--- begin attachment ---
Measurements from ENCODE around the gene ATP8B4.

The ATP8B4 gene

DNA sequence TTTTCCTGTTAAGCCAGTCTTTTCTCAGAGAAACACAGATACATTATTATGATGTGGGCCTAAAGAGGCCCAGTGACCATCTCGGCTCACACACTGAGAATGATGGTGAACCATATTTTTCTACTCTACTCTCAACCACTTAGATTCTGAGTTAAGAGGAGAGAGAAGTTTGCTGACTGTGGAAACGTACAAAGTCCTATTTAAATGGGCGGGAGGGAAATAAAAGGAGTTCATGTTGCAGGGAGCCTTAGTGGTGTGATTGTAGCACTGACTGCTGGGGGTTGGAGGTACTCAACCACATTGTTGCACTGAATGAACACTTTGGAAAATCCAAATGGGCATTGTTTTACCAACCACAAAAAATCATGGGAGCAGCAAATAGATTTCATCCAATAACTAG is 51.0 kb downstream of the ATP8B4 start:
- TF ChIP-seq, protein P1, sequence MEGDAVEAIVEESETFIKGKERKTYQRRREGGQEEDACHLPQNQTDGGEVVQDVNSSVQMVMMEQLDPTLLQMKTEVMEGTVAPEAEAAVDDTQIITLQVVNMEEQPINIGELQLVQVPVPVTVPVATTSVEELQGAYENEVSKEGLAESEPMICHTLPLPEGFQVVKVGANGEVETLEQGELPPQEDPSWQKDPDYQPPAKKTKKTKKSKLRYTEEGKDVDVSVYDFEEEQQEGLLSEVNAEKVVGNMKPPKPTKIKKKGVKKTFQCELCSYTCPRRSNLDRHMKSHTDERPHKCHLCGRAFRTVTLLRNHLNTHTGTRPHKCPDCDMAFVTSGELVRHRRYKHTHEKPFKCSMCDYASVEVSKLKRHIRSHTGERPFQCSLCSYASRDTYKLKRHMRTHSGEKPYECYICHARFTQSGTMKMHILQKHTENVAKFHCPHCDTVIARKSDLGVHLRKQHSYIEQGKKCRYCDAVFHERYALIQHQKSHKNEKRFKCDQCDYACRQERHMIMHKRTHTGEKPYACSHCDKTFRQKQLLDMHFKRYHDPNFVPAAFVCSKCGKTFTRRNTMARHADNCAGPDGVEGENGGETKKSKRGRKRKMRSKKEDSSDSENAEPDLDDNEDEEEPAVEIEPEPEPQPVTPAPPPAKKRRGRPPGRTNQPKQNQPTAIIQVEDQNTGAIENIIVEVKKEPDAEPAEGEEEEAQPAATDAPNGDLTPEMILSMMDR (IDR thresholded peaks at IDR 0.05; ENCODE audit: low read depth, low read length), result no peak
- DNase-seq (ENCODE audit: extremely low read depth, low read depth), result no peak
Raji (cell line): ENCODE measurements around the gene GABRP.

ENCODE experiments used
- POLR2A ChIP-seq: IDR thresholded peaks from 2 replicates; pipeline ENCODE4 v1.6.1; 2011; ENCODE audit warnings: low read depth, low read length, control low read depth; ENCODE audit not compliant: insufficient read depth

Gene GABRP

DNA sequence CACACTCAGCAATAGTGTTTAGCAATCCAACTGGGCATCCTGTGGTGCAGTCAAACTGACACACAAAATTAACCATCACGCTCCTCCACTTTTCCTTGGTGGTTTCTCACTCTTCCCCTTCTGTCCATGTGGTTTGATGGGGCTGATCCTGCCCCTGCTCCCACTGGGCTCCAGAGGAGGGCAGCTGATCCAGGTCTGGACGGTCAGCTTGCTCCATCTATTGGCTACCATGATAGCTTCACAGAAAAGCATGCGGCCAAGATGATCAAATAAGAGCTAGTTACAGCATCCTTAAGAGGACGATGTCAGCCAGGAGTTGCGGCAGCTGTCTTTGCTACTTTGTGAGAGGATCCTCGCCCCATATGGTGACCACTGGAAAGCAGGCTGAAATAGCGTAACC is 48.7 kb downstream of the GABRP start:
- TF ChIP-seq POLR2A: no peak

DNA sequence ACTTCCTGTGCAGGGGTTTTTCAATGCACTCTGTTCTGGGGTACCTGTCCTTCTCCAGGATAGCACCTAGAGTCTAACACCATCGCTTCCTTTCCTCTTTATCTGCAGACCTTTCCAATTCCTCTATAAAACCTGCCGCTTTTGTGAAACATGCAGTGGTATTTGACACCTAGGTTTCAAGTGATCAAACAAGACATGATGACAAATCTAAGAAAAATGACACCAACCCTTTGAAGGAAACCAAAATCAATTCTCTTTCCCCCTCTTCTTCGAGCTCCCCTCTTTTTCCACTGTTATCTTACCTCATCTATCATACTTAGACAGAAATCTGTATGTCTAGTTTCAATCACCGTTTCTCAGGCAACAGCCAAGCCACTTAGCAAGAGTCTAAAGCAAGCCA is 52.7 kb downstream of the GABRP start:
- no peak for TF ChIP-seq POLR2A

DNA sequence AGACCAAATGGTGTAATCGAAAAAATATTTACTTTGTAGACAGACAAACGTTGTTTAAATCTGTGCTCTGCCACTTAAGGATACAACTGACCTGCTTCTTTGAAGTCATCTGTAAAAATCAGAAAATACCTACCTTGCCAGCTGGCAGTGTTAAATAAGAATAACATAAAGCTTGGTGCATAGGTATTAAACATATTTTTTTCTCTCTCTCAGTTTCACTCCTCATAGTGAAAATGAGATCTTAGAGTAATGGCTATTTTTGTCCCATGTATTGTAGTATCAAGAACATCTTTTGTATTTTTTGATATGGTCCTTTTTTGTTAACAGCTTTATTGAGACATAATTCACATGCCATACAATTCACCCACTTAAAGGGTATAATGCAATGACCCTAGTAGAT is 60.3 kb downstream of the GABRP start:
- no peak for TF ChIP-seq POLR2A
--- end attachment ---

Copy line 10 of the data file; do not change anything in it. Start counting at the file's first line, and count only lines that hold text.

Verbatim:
DNA sequence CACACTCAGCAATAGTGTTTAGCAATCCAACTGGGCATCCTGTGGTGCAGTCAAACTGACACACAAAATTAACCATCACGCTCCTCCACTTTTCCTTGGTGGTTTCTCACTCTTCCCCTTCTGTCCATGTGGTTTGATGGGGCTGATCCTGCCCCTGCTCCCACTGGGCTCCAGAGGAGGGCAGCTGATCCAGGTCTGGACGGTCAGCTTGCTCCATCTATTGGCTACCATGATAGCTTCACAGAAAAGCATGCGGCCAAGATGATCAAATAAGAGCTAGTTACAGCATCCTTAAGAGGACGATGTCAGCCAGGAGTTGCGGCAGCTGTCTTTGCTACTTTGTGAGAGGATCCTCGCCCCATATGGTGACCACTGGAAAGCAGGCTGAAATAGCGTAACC is 48.7 kb downstream of the GABRP start: